When we listened to President Russell M. Nelson speak at General Conference, we heard echoes of the prophet Abraham. Here’s why:
What Little Russell Did with His Father’s Liquor
President Russell M. Nelson took us on a trip down memory lane in his Sunday Morning talk. His parents, Marion and Edna Nelson, were inactive members of the Church. They did send him to Sunday School, however, and he loved learning about the gospel.
He tells the following story:
“As I came to understand the Word of Wisdom, I wanted my parents to live that law. So one day, when I was very young, I went to our basement and smashed on the concrete floor, every bottle of liquor.”
What Abraham Did with His Father’s Idols
This story of Abraham is not found in Bible canon, but it is found in several Jewish historical sources such as Jasher 11, and is one of the most repeated stories of Abraham from the Qur’an 21:51-73. Both Brigham Young and Wilford Woodruff mentioned the story, and John Taylor recounted it in both volumes 14 and 22 of the Journal of Discourses:
“It is said Abraham’s father was an idolater, and that he had a number of gods in his house. This grieved Abraham, whilst his father wanted his son to believe and worship as he himself did, but Abraham knew better than to do such a thing.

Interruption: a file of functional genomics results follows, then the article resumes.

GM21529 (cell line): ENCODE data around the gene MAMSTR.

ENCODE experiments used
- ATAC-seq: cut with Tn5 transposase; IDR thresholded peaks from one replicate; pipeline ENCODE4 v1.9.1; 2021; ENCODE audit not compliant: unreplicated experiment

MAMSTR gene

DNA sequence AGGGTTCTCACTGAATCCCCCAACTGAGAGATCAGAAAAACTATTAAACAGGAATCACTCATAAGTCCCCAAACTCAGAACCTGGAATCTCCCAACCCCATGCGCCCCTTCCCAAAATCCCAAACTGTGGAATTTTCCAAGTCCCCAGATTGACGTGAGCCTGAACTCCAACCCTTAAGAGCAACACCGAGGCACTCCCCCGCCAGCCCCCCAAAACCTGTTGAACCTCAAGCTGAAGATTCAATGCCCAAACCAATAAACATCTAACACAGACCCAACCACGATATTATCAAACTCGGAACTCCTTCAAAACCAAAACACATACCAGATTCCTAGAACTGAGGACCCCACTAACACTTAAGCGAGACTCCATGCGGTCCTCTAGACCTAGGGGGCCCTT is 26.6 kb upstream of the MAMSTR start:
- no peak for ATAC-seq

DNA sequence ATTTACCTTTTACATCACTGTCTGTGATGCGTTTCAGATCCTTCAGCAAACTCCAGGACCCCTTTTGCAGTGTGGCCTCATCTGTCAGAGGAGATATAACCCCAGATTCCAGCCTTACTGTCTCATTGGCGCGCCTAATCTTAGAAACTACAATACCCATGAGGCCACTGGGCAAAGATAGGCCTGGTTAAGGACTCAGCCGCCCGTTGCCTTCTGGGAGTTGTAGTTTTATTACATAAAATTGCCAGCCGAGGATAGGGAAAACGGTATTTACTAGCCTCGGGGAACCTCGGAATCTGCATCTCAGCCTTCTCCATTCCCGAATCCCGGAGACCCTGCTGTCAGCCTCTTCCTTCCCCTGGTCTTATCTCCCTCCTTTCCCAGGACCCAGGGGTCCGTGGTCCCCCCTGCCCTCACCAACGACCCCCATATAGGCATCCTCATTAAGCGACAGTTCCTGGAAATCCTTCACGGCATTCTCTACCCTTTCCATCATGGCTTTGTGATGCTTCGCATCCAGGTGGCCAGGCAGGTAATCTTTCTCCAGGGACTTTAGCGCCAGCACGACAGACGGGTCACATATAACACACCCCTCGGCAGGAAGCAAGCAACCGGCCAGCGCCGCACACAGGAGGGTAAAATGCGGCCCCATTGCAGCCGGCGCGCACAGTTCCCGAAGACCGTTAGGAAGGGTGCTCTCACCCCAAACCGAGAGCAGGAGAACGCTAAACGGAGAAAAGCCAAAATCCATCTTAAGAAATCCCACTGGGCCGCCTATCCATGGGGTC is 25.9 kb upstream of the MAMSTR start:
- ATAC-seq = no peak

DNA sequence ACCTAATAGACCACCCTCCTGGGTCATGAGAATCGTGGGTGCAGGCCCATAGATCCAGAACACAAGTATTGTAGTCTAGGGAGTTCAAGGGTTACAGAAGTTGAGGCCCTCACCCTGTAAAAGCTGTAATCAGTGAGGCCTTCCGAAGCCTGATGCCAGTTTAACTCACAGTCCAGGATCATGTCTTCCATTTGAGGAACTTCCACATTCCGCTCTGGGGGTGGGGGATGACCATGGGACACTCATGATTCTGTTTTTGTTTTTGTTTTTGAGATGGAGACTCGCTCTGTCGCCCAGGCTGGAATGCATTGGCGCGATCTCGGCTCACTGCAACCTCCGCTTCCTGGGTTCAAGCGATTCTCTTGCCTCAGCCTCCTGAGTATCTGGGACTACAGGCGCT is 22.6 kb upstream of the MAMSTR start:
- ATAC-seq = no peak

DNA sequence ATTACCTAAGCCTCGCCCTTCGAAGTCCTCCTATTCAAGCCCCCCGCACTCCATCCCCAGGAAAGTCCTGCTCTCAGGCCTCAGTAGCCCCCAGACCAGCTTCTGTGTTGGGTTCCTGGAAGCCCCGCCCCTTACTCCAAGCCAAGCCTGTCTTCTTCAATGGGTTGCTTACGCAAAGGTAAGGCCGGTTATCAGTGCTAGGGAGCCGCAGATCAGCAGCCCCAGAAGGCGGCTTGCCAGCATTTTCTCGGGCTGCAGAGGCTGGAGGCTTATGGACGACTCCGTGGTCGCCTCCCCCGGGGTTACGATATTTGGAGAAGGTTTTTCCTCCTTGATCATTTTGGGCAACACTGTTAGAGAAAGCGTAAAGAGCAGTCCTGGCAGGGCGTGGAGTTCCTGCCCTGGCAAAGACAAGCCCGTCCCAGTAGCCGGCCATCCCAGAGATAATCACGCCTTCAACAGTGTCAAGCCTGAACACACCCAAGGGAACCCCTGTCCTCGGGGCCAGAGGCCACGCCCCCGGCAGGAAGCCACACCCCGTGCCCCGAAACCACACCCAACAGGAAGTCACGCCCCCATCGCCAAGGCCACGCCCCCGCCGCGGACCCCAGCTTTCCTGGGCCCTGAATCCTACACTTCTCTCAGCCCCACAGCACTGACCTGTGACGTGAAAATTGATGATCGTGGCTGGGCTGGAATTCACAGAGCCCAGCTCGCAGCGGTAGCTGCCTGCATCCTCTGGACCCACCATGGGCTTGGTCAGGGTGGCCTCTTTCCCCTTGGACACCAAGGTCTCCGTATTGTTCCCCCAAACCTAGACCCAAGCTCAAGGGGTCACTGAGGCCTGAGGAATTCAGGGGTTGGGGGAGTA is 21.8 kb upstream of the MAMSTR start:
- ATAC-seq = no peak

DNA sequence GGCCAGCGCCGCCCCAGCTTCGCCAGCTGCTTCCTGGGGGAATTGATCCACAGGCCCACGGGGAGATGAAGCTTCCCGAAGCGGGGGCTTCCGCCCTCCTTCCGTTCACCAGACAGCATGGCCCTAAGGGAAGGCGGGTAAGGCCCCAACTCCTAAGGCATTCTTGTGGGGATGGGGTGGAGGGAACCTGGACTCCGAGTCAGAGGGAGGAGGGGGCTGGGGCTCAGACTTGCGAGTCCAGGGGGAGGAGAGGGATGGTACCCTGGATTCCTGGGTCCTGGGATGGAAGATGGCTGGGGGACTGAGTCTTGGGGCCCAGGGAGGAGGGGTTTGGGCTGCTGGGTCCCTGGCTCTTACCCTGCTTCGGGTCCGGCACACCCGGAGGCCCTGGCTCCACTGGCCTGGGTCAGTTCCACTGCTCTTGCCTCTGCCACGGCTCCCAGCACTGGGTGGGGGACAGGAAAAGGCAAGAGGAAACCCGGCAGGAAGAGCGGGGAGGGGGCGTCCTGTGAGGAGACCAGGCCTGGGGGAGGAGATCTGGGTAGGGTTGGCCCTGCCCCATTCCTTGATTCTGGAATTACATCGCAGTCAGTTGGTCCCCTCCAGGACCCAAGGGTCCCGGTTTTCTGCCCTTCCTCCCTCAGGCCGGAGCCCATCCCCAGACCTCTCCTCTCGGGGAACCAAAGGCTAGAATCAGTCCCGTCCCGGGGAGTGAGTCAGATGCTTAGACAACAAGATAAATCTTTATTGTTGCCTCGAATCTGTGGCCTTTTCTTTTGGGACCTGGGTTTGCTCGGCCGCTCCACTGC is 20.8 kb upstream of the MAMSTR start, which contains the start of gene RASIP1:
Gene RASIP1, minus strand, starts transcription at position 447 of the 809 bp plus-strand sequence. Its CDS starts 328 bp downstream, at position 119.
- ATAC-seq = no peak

“Abraham at last thought he would teach his father a lesson by making a clean sweep of his gods. So he got a club, or some other weapon, and knocked off the heads of some, the arms and legs of others, and made a general wreck among the idols, but left the biggest untouched.”
How Their Fathers Responded
When Abraham’s father, Terah, learned what had happened, he was full of ire. “Who did this?”, he asked his son indignantly.
Here Abraham told a tall tale: he pointed to the large deity still intact and said, “The gods had a quarrel. This giant statue smashed the others to pieces in anger.”
His father replied, “My son, why do you tell me such a thing? My gods cannot fight; they have legs, but they cannot walk; they have arms, but they cannot use them; they have eyes and ears but they cannot see nor hear.”
“Why, Father,” said Abraham, “is it possible that you worship a god that cannot hear or see, walk or use himself at all?”
President Wilford Woodruff suggests that Abraham’s rebellious act was one of the reasons why Terah delivered his son to idolatrous priests to be sacrificed. Fortunately, an angel rescued him and he escaped to Canaan.
Marion Nelson’s response was as almost as different from Terah’s as night and day. “I expected my father to punish me,” said President Nelson, “but he never said a word.”
“I adored my parents,” he emphasized. “They meant the world to me and taught me crucial lessons. I cannot thank them enough for the happy home life they created for me and my siblings. And yet even as a boy, I knew I was missing something.” He longed to be sealed to his family.
Like Abraham, President Nelson waited quite some time to see God’s promises come to pass. “That longed-for event did not happen until my parents were past 80,” he recounted, and with a smile and a shaking of the finger for emphasis, he said, “and then it did happen.”